Another useful consideration for encounter design is to occasionally set up encounters where the victory condition isn't just "kill all the bad guys". This is especially useful if you have a villain you'd prefer the players not kill. It's bad story-telling to have the villain get away for no other reason than you need to use him later. You need to give the players something to do that lets them "win" the fight, while still allowing you, as the GM, to keep your bad guy alive. This can mean rescuing the hostage seconds before the pendulum axe-blade cuts her to ribbons, or keeping the bad guy from successfully stealing a McGuffin and forcing him to flee. It can also mean a fight where the players have to use non-lethal tactics or they'll be tried for murder (though, given the -4 penalty to deal [Non-Lethal Damage]] with most weapons, you should use this one sparingly). Stopping a ritual, turning off some terrible golem-spewing machine, getting the king out of the burning building or destroying the evil book are all great ways to turn a fight into something other than a murder-brawl. Of course, there's nothing wrong with murder-brawls in gaming. In fact, most encounters should just be "kill the bad guys". But sometimes it's nice to change things up a bit.
Keys to Encounter Design
- Each encounter should include a number of monsters roughly equal to the number of party members.
- You can vary the CR by 1 or 2 to make encounters easier or harder.
- The status array rules are optional but very strongly recommended.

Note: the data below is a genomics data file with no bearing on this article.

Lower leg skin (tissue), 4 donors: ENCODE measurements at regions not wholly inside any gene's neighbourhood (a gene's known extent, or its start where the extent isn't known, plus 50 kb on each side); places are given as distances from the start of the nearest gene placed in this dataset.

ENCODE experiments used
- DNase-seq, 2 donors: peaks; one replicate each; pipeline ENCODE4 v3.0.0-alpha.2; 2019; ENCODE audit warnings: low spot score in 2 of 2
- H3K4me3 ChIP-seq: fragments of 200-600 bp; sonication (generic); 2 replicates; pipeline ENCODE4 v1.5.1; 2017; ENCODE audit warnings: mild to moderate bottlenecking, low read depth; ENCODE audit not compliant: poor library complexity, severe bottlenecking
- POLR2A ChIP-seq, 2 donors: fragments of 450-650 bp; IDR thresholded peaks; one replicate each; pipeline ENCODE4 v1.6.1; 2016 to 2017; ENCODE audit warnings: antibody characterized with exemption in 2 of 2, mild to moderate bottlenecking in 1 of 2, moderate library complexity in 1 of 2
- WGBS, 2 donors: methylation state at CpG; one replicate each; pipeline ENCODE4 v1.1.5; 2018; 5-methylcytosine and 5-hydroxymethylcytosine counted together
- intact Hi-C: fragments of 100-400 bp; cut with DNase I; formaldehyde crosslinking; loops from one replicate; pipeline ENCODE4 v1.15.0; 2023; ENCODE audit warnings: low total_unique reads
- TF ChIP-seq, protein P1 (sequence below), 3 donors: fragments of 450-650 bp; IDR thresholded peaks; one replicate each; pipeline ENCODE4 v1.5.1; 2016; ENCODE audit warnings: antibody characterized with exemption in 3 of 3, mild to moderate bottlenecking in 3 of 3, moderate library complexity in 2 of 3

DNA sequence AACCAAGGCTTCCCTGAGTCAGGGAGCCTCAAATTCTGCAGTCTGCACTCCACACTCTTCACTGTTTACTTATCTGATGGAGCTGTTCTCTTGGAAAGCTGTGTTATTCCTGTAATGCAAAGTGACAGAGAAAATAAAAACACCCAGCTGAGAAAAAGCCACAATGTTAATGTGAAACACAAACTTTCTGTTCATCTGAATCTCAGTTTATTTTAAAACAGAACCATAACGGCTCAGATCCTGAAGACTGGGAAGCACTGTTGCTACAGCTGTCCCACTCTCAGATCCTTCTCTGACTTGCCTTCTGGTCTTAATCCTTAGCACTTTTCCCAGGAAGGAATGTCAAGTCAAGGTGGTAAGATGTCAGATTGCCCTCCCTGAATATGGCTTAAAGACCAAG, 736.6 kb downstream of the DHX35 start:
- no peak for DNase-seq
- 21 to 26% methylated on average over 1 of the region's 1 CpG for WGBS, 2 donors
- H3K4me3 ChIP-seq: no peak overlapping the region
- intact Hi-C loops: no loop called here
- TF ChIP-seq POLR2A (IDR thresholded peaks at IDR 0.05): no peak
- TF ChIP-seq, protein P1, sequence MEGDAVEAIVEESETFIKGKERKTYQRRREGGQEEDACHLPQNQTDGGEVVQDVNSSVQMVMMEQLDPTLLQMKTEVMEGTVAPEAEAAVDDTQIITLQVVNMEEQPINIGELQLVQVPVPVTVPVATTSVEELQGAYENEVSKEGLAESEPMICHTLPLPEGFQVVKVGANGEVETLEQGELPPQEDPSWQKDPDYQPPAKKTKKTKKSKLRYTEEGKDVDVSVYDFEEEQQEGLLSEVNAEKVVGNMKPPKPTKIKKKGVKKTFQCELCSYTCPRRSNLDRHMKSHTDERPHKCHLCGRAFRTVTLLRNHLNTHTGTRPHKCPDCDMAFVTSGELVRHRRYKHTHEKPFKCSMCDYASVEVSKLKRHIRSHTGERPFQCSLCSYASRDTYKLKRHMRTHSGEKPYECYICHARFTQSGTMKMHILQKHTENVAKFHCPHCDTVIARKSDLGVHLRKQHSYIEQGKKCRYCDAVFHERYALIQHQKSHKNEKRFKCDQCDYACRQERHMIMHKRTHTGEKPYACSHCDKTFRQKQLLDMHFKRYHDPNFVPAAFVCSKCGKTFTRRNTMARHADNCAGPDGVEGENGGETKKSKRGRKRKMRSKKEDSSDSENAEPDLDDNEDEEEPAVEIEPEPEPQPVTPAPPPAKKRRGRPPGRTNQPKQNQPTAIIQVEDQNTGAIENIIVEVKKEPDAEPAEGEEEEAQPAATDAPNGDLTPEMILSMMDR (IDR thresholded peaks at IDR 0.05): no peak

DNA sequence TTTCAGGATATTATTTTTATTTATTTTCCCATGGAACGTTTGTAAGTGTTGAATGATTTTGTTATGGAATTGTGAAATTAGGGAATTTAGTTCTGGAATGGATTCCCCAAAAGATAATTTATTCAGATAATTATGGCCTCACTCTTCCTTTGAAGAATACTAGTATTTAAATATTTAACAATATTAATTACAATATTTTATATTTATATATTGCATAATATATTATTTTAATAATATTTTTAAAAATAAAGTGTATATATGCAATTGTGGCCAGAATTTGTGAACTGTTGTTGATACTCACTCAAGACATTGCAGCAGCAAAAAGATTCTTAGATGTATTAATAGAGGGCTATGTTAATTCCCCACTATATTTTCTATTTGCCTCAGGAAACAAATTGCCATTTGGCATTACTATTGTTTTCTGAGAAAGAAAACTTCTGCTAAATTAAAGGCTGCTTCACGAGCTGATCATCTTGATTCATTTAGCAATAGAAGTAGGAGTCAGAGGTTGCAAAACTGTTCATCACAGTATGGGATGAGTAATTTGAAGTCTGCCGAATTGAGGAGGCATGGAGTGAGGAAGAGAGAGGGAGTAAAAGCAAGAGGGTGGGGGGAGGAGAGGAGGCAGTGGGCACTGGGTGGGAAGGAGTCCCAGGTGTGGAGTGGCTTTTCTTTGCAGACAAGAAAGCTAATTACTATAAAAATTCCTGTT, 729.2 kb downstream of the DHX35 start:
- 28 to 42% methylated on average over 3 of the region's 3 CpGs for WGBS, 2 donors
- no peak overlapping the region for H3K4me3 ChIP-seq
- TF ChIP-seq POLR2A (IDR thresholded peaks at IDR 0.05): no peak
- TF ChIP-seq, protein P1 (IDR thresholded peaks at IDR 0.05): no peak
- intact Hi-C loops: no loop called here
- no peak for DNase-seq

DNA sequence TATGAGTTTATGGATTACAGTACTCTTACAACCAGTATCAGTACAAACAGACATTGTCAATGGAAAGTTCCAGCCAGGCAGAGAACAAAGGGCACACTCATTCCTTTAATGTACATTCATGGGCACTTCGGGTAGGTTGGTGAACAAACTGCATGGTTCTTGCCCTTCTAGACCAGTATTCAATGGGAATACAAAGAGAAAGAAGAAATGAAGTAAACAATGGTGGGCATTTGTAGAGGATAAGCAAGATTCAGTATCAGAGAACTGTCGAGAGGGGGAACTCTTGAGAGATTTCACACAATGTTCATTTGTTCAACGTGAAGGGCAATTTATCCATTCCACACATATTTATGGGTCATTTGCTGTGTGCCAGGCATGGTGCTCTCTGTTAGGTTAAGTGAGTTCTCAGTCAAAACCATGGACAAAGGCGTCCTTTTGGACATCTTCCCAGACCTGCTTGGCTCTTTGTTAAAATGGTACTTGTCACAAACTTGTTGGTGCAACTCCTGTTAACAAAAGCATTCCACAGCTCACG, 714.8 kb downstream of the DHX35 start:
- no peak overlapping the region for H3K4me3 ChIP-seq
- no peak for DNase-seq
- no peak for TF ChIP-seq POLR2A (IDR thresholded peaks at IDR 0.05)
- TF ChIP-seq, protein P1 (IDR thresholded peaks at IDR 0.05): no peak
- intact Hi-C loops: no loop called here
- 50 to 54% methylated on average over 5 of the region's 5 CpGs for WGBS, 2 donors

- Occasionally use Roles and Patterns to create interesting and varied combats.
- Don't forget your environment. A fight on a burning, sinking ship is a lot more memorable than a fight on a grass field.
- Occasionally run a fight where the victory condition isn't "kill all the bad guys".
Creating New Monsters
Epic Path includes a bestiary with quite a few monsters that are ready to run, but there will always be a time when you need to create your own creatures for your campaign. We've tried to make this process as simple as possible, but there are a few design concepts that you should be aware of, before you begin.
On the bestiary page, the first entry of each CR is a blueprint for monsters of that CR. The blueprint includes to-hit numbers, recommended damage numbers, saving throws and other numerical data which reflect the appropriate power level for monsters at that CR. While it may seem a bit soulless to have every monster at CR 5 have a +10 to-hit, and deal 1d8+6 damage with a weapon, the key is that those numbers are derived from a LOT of numerical analysis of what PC armor classes and hit points will be for level 5.
Rather than striving for each monster's base numbers being unique (a fact that most players will never notice), the design of each monster includes one or more special abilities which the monster uses during combat. These special abilities are what make each monster unique. Frequently, if a monster is one of a race of monsters, such as kobolds, they'll all share one or more abilities that are common to that race of monster (in this case, they all have the 'shifty' ability, which lets them take a 5-foot step as a free action once per round, regardless of whether they've already moved or taken a 5-foot step that round). This creates a theme for those monsters that players will associate with those monsters, making them memorable and distinct. It doesn't matter that a CR 3 Kobold Warrior has the exact same number of hit points as a CR 3 Crocodile, because the Kobold Warrior behaves nothing like a Crocodile in combat.